October 25, 2018
2 min read

Prolonged ADT may improve survival in high-Gleason grade prostate cancer

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Amar U. Kishan

Prolonged androgen deprivation therapy was associated with improved survival among men with Gleason grade groups 4 and 5 prostate cancer, but optimal treatment durations varied, according to findings from a meta-analysis of patient outcomes.

Amar U. Kishan, MD, assistant professor of radiation oncology and urology at University of California, Los Angeles, and colleagues analyzed data on 593 men with Gleason grade group 4 (GG4) and 399 men with Gleason grade group 5 (GG5) prostate cancer who had been enrolled in six randomized controlled trials. Clinicians followed the men for a median of 6.4 years to determine survival outcomes associated with radiotherapy alone, short-term ADT (4 to 6 months), long-term ADT (28 to 36 months) and lifelong ADT.

“Lifelong ADT is poorly tolerated and not palatable for many patients, particularly those who are presenting with localized disease,” Kishan told HemOnc Today. “Further, we know from other data — for example, retrospective data examining the use of extreme dose escalation — that lifelong ADT is not necessary to obtain cancer control in patients with GG5 disease. However, because there is clearly a biological synergy between ADT and radiotherapy in lower-grade disease, and GG5 disease is not inherently resistant to hormonal therapy, a major implication is that more potent ADT agents, such as apalutamide (Erleada, Janssen Oncology), enzalutamide (Xtandi; Astellas, Pfizer Oncology) or abiraterone (Zytiga, Janssen Oncology), might allow the recapitulation of the benefit seen from lifelong ADT but with a shorter duration of use.”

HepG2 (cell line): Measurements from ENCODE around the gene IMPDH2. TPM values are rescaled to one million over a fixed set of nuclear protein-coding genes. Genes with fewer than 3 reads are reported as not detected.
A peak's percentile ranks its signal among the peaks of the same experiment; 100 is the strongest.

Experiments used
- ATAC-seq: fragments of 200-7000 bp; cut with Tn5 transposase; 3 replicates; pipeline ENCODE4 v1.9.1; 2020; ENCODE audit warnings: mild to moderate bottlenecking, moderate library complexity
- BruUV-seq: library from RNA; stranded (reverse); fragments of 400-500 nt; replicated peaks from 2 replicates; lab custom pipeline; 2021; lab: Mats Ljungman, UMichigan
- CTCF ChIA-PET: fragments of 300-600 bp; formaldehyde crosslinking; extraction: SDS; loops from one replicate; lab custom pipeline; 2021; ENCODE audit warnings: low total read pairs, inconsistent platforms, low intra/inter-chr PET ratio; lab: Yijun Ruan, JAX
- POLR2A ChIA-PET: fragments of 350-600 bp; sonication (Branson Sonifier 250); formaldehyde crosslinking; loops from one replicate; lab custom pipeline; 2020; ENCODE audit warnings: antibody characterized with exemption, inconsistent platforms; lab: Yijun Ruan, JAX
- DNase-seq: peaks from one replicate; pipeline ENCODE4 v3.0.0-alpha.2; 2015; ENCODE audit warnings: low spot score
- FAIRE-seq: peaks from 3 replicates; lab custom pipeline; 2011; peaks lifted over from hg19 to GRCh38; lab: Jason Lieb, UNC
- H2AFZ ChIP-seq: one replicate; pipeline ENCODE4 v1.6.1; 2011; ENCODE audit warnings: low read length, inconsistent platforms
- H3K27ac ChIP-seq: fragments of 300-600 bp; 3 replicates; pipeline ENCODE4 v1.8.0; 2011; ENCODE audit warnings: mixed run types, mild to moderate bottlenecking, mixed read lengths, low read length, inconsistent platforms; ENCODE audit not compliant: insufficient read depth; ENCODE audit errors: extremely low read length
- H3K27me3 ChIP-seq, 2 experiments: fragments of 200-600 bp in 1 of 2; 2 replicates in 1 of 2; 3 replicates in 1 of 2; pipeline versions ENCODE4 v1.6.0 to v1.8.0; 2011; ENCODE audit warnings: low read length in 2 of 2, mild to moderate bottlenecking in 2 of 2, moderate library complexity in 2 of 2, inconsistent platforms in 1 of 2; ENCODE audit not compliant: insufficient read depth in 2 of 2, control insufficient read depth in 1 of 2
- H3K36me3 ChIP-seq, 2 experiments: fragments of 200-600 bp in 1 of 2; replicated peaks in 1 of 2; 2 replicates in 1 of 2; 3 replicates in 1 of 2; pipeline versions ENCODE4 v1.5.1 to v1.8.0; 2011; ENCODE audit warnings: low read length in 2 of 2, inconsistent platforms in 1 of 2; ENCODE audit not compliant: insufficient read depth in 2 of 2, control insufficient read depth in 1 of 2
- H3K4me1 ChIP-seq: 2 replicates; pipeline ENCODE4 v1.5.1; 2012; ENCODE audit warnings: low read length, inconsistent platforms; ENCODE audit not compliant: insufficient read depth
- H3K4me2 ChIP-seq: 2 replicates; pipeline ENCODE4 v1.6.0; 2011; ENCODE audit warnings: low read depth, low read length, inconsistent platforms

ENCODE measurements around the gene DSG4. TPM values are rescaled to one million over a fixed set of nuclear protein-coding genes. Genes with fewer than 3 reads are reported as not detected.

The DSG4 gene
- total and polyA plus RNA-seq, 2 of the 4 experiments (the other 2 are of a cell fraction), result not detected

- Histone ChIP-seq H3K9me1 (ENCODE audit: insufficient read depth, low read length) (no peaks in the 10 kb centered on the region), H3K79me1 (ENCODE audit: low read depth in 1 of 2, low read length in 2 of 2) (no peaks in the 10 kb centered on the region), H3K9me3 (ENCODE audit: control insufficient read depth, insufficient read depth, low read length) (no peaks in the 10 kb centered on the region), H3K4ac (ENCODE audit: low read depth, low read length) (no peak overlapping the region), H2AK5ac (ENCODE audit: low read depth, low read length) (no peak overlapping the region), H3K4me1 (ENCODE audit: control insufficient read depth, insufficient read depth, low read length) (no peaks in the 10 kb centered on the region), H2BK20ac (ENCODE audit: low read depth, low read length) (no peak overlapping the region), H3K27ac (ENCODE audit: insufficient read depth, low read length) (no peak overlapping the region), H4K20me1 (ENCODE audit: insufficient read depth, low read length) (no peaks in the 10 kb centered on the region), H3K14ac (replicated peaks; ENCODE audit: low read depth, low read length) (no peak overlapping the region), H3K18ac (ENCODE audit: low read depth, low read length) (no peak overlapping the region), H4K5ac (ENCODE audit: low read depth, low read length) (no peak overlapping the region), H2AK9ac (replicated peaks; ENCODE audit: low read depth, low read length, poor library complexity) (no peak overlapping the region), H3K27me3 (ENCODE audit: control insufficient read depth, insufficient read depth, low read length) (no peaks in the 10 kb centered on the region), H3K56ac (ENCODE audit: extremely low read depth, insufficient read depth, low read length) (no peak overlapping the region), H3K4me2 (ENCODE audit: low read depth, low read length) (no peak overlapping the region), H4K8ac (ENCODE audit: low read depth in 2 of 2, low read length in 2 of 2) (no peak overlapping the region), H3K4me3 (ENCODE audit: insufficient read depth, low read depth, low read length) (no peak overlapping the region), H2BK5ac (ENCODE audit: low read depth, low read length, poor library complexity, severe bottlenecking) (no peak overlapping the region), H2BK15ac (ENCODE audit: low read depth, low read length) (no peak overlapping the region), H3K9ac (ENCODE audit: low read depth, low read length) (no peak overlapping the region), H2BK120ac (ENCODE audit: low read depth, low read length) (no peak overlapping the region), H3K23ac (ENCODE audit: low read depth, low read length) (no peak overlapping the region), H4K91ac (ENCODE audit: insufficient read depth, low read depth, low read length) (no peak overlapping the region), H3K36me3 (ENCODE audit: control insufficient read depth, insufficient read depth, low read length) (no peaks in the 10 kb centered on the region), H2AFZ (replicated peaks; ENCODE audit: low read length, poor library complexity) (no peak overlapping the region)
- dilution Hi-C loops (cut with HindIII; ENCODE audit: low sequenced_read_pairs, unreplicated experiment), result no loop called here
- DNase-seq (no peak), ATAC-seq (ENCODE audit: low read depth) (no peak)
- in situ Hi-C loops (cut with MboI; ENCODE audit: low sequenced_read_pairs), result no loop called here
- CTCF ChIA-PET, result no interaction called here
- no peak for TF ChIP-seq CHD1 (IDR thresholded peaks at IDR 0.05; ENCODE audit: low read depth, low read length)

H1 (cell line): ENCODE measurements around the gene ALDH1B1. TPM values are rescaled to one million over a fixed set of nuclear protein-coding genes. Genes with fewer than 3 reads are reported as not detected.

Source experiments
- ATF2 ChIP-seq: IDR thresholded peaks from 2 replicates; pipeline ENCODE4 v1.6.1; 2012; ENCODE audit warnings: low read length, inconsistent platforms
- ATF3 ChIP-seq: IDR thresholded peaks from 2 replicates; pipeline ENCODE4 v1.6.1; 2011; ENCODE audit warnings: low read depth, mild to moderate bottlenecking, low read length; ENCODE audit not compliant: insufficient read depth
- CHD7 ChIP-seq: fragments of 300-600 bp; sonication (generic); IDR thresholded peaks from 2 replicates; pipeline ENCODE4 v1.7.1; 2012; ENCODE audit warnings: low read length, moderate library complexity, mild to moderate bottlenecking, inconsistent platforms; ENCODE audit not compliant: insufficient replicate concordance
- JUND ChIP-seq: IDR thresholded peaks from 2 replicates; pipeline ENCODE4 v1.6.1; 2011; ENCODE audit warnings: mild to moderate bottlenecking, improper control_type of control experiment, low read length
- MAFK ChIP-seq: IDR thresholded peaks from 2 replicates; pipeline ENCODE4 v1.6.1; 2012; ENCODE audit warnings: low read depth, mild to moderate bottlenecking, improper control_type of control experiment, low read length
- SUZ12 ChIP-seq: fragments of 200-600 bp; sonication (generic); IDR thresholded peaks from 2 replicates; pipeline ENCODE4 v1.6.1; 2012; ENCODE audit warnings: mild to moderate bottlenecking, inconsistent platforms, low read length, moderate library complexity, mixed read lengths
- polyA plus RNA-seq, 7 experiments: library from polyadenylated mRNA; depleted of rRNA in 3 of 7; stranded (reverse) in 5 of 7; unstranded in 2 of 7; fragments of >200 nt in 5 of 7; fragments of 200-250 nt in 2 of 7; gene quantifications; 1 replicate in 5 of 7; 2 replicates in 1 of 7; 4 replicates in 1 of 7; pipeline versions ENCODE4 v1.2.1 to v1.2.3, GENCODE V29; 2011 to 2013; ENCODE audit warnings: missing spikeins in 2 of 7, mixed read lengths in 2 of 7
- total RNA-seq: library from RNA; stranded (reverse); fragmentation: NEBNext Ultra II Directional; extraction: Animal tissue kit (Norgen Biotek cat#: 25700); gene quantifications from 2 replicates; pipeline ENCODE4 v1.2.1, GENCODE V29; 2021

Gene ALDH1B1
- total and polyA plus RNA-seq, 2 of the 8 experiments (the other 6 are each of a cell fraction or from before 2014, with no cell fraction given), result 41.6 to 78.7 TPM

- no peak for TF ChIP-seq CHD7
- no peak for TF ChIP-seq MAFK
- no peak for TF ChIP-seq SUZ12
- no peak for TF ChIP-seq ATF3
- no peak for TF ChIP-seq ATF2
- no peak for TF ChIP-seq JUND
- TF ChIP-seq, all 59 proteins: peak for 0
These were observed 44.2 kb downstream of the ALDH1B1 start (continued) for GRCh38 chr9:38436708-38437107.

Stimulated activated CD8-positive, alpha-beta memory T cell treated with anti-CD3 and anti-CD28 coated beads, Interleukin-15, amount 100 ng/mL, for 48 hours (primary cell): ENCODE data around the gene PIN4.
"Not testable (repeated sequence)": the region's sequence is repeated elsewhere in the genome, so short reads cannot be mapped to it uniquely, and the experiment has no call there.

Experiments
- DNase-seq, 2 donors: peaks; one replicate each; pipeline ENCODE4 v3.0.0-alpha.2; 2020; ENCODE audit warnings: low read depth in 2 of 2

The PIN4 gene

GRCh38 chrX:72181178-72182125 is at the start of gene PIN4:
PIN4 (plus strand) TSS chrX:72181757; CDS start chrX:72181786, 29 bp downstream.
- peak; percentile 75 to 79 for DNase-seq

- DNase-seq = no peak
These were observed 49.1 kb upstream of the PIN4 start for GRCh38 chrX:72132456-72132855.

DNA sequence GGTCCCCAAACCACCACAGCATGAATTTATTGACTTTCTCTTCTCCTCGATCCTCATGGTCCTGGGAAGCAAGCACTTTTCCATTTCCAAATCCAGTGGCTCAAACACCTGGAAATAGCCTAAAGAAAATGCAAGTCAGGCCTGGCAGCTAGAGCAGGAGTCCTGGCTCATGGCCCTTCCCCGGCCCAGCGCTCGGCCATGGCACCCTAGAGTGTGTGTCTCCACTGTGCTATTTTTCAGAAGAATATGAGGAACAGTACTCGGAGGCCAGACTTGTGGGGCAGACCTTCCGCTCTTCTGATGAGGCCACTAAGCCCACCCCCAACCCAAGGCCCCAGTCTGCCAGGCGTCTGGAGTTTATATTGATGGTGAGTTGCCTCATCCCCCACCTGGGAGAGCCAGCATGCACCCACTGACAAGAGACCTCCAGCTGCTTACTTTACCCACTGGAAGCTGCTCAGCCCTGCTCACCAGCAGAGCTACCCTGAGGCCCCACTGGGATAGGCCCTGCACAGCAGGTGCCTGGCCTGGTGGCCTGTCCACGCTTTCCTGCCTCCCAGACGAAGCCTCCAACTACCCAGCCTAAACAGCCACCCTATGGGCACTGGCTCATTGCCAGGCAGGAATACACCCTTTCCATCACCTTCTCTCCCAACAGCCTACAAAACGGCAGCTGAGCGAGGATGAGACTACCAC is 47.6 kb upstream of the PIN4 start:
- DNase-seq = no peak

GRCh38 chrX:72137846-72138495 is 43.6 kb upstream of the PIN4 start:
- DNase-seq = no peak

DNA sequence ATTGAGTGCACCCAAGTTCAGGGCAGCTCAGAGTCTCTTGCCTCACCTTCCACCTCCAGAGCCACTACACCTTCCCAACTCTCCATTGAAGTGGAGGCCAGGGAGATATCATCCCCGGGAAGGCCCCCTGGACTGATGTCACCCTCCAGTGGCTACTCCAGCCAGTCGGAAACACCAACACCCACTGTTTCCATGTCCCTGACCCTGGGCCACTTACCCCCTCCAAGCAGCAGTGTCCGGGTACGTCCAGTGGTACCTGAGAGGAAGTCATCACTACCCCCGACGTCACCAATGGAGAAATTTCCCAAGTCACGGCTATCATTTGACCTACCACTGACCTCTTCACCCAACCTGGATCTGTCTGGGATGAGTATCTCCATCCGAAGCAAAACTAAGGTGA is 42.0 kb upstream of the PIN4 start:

Among the GG4 group, compared with radiotherapy alone, OS was better with short-term ADT (HR = 0.59; 95% CI, 0.38-0.93) and long-term ADT (HR = 0.43; 95% CI, 0.26-0.7) but not with lifelong ADT (HR = 0.84; 95% CI, 0.54-1.3).

Among the GG5 group, compared with radiotherapy alone, OS was better with lifelong ADT (HR = 0.48; 95% CI, 0.31-0.76) but not with short-term ADT (HR = 1.13; 95% CI, 0.69-1.87) nor long-term ADT (HR = 0.8; 95% CI, 0.45-1.44).

Men with GG5 prostate cancer had inferior OS compared with men with GG4 prostate cancer after short-term ADT (HR = 1.4; 95% CI, 1.05-1.88) and overall (HR = 1.25; 95% CI, 1.07-1.47).

Researchers observed similar OS among the GG4 and GG5 groups following long-term ADT (HR = 1.21; 95% CI, 0.89-1.65) and lifelong ADT (HR = 0.85; 95% CI, 0.53-1.37).

The researchers noted that the improvements in survival with longer ADT were seen with “different optimal durations.”

“In this study, we found that — at least in the setting of these large, practice-changing randomized trials — survival endpoints were only improved for patients with GG5 disease who received lifelong ADT, rather than short-term or long-term ADT,” Kishan said. “On the other hand, patients with GG4 disease had benefit from both short-term and long-term ADT. What this implies is that GG5 disease is not inherently insensitive to hormonal therapy — or else lifelong ADT would not offer any benefit — but rather that the synergy of ADT duration and radiotherapy has not been optimized for patients with GG5 disease.”

Kishan said the results could impact clinical strategies.

“The major implication is that there is room for improving outcomes by moving some of the advanced ADT agents from the recurrent/metastatic setting to the upfront setting,” Kishan said. “Specifically, this might be important in patients with GG5 tumors. Medical oncologists will be pivotal in moving these treatments into this setting.” – by Rob Volansky

For more information:

Amar U. Kishan, MD, can be reached at 200 UCLA Medical Plaza, Suite B265, Los Angeles, CA 90095; email: aukishan@mednet.ucla.edu.

Disclosures: Kishan reports honoraria from Varian Medical Systems Inc. Please see the study for all other authors’ relevant financial disclosures.